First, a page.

Do You Have High Cholesterol? What You Need to Know to Lower Your Risk of Heart Disease

By JoAnne Foody, MD, FACC, FAHA, Chief Medical Officer, Esperion

While most people are likely familiar with and know someone impacted by cardiovascular (heart) disease, many don’t know that it is the leading killer of men and women in this country.

Many so-called “risk factors” increase the chance that someone will have cardiovascular disease, which includes heart attacks and strokes and affects hundreds of millions of people, but one of the most common is high cholesterol — specifically the type known as low-density lipoprotein (LDL), or “bad,” cholesterol. This type of cholesterol is dangerous because it collects inside blood vessels and hardens as plaque, making it difficult for blood to flow through arteries. When the plaque is irritated or inflamed, a blood clot can form in the blood vessel, depriving the brain and heart of oxygen, causing a heart attack or stroke.

An estimated 93 million American adults have a cholesterol level above the recommended limit. People most likely to have high cholesterol are those who smoke, drink excess alcohol, have obesity, diabetes or a family history of high cholesterol, or aren’t active.

The most commonly prescribed cholesterol-lowering medicines are statins. Approved by the U.S. Food and Drug Administration, or FDA, statins are very effective in lowering cholesterol and have been proven to significantly reduce the risk of having a cardiovascular event and even dying from a cardiovascular event. In fact, statins have been considered the standard of care for treating high cholesterol for many years.

Challenges associated with taking statins

Unfortunately, statins are not appropriate for all people with high cholesterol. As many as 30% of patients do not tolerate statins because of serious side effects, particularly muscle pain or weakness. Other patients don’t have side effects from statins but can’t get their cholesterol level down low enough to reduce their risk of a cardiovascular event.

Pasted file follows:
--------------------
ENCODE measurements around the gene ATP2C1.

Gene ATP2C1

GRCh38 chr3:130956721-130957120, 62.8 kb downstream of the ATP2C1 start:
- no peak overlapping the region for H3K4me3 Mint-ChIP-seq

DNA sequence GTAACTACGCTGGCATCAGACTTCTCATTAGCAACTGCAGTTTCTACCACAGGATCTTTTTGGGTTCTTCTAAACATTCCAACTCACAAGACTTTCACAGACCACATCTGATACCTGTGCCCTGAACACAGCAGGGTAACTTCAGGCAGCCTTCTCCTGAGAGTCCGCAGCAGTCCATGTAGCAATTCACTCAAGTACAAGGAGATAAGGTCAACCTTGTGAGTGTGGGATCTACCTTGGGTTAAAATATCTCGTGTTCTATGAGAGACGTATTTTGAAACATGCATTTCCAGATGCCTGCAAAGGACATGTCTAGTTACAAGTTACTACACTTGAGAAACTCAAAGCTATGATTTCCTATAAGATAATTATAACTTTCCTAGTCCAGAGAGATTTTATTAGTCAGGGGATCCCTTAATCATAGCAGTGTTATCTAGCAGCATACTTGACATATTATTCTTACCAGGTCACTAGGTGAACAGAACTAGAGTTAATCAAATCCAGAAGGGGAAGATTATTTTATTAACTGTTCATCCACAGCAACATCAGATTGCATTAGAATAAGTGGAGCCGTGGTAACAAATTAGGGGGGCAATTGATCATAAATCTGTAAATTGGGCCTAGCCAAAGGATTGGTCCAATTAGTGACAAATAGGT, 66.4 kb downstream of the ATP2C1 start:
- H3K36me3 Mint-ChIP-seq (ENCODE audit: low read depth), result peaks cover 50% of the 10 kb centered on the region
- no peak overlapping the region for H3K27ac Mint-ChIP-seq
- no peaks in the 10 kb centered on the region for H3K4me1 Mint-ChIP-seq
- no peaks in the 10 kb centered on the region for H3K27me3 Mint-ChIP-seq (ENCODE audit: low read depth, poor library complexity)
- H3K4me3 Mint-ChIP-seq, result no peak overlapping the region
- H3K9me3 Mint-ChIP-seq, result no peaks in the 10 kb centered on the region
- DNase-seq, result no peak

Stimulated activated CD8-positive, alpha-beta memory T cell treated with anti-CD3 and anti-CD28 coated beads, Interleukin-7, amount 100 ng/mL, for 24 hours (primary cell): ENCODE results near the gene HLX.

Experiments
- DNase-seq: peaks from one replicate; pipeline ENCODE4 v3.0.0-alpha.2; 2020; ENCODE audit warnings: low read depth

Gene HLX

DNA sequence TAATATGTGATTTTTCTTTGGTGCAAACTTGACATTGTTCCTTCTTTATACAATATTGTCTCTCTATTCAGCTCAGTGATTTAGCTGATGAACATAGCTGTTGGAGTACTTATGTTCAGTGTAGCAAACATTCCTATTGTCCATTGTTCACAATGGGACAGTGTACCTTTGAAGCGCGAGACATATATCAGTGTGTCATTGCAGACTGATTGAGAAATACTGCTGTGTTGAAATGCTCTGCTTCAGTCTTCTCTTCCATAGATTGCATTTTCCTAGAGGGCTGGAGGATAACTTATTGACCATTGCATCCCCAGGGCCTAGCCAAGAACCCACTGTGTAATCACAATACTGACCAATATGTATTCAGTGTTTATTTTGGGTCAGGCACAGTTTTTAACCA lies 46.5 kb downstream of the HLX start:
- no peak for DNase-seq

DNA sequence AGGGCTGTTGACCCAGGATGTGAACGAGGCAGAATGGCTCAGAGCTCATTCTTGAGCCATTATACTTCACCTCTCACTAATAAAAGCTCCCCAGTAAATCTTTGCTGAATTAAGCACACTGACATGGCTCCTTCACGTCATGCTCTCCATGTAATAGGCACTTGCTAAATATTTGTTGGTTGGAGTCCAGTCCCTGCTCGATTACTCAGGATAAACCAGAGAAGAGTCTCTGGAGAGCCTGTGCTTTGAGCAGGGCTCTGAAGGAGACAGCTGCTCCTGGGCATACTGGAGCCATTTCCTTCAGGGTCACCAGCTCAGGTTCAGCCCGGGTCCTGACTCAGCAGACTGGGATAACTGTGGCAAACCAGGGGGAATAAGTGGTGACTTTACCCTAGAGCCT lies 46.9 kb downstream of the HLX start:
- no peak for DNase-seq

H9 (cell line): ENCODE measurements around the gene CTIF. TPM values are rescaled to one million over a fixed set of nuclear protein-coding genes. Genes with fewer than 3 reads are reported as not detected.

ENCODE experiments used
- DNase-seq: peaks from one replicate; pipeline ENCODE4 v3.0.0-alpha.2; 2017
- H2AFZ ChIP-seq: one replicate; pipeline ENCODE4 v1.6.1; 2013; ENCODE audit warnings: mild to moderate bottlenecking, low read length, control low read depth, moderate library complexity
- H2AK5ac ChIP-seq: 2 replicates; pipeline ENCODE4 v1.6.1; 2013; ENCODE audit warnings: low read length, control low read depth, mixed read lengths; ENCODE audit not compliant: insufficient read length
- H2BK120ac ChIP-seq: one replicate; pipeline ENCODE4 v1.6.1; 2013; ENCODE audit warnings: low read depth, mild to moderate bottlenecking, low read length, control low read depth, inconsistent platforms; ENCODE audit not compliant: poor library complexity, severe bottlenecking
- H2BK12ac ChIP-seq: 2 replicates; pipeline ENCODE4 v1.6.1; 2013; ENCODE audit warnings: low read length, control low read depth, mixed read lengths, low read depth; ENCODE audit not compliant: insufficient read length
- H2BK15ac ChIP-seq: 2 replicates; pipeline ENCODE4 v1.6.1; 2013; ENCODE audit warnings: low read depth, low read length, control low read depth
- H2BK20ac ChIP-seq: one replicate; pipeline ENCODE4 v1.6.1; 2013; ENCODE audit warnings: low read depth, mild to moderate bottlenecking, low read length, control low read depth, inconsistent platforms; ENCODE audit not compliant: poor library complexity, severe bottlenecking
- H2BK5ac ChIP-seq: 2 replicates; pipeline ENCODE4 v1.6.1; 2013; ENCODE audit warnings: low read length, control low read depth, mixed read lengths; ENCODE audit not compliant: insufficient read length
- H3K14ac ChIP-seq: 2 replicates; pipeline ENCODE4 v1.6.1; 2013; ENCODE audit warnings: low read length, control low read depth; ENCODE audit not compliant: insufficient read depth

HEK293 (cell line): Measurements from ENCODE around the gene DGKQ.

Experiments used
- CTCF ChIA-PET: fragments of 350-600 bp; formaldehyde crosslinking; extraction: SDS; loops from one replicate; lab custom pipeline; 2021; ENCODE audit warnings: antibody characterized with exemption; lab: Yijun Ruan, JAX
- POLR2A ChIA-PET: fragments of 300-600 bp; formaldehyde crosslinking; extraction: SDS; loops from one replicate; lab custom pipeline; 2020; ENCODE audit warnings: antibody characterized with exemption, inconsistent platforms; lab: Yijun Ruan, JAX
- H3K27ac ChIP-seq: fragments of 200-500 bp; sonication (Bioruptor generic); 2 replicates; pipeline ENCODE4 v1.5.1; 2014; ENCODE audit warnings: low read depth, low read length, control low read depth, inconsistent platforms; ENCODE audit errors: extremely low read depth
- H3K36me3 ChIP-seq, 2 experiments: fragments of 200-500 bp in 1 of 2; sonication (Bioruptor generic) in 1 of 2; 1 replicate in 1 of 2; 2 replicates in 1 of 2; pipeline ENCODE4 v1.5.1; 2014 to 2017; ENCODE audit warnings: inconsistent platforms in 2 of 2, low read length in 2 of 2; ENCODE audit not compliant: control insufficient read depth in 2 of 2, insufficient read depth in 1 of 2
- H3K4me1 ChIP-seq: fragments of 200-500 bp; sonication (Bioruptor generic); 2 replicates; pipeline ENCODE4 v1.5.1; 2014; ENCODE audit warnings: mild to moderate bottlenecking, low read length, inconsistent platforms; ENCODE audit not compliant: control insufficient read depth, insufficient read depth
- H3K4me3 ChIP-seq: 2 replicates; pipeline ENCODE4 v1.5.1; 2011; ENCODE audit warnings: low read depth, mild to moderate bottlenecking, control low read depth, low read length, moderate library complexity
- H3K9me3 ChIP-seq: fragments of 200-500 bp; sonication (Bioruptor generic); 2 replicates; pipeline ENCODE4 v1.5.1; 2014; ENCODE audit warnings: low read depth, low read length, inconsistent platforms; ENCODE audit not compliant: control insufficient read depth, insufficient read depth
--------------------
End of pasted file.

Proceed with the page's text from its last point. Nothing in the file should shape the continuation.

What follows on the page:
Lowering cholesterol is important both for primary and secondary prevention of cardiovascular disease. Primary prevention means preventing heart disease in people who have not had a prior heart attack, stroke or other cardiovascular event but are at high risk of having one. Secondary prevention means preventing a cardiovascular event in someone who already has existing heart disease.

However, in the United States, primary prevention patients are currently under-treated when it comes to cholesterol lowering. Research shows that half of people at high risk of having a cardiovascular event are not currently receiving cholesterol-lowering drugs.

Statins remain the gold standard when it comes to the first medicine doctors prescribe both for patients who have already had and those who have not yet had a cardiovascular event. But for those patients who can’t tolerate statins or can’t get their cholesterol low enough to meet their goal, it is important to know about other treatment options.

A recent analysis from a Cleveland Clinic-led clinical trial of nearly 14,000 patients showed the use of another cholesterol-lowering treatment in statin-intolerant patients who had not had a cardiovascular event but who had risk factors, such as diabetes, significantly reduced the chance of major adverse cardiovascular events, including:

  • heart attacks
  • strokes
  • a procedure to put a stent in a blocked coronary artery
  • death from cardiovascular disease

If you have high cholesterol and could benefit from lowering your cholesterol but can’t take a statin, talk to your doctor about treatment options for managing your high cholesterol and reducing your cardiovascular risk.

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